- Poor timing. For those who are untrained, having to give someone rescue breaths can be frightening, especially if it’s your first time. Your fear may cause you to have poor timing when giving rescue breaths. Do your best to calm yourself and to focus. Don’t rush the procedure as it won’t be effective.
- Giving too many rescue breaths. You should only give a patient two rescue breath attempts before starting chest compressions for a patient in need of CPR. If after each attempt you do not see the patient’s chest rise, quickly check for problems – the patient’s airway may be blocked. After the two attempts, you should resume chest compressions and then try again. You should not attempt to give more than two rescue breaths per cycle of CPR as long pauses may cause even more damage to the patient.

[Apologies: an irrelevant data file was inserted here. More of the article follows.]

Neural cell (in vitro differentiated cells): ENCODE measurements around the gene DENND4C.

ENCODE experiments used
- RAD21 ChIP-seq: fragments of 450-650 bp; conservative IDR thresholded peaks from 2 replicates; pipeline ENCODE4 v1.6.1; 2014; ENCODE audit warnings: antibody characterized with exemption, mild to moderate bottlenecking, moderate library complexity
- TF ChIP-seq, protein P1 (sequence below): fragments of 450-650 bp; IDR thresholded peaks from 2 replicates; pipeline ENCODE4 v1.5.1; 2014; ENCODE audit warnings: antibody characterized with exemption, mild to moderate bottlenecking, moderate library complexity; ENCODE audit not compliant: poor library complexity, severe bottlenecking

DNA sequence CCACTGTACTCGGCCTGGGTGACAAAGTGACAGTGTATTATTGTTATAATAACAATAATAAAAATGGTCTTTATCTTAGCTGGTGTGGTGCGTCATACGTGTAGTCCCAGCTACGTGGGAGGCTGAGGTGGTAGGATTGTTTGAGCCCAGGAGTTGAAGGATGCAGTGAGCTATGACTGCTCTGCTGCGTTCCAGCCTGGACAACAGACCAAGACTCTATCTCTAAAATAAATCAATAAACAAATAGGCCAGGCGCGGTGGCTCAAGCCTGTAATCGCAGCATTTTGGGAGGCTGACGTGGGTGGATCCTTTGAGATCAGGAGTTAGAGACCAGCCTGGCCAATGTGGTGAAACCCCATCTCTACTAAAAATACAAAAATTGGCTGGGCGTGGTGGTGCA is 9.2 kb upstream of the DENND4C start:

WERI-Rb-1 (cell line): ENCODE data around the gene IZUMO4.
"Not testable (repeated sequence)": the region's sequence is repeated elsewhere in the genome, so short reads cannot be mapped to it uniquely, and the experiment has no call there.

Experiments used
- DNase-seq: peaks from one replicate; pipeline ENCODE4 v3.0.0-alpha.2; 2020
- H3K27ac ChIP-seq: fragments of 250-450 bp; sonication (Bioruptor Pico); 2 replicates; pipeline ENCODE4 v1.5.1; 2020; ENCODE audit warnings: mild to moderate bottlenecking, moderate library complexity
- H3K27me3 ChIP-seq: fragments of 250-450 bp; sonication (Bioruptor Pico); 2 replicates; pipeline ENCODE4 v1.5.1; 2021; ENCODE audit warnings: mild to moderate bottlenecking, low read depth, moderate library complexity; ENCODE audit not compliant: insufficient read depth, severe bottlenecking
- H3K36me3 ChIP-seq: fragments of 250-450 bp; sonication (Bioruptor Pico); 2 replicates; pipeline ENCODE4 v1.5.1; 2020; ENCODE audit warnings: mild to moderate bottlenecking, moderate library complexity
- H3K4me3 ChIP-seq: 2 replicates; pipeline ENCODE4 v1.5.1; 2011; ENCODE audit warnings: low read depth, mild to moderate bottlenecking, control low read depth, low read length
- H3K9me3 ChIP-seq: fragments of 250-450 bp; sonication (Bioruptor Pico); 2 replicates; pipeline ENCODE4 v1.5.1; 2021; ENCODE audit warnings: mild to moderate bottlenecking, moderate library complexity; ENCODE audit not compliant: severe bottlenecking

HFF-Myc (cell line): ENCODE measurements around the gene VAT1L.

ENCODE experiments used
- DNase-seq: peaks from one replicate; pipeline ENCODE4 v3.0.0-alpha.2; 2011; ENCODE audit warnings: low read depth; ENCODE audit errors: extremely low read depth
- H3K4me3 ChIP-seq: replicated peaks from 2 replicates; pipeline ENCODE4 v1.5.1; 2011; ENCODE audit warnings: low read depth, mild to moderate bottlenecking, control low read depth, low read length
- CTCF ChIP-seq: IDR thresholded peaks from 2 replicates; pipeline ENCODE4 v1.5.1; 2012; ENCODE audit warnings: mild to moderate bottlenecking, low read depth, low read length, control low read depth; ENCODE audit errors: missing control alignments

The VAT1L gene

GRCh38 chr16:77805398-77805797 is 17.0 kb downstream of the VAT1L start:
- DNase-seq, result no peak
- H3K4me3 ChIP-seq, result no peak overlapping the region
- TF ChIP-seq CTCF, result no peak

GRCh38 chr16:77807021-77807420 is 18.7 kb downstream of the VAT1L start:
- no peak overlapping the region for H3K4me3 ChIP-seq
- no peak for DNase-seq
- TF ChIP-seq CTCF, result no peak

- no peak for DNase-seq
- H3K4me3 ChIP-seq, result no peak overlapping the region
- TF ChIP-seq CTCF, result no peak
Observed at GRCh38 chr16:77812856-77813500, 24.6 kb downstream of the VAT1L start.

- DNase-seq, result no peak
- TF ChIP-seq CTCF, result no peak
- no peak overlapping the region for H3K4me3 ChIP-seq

- Only giving rescue breaths to a patient in cardiac arrest. When someone is in cardiac arrest, it means that their heart has stopped beating. Rescue breathing alone is not enough to keep someone alive. You will need to perform the complete cycle of CPR. To check if someone is breathing, you’ll need to look for a pulse.
- Failing to pinch the patient’s nose closed. When performing rescue breaths, you need to ensure you are pinching the patient’s nose closed. Failing to do so may allow air to escape through the patient’s nose, and this may cause rescue breaths to be less effective.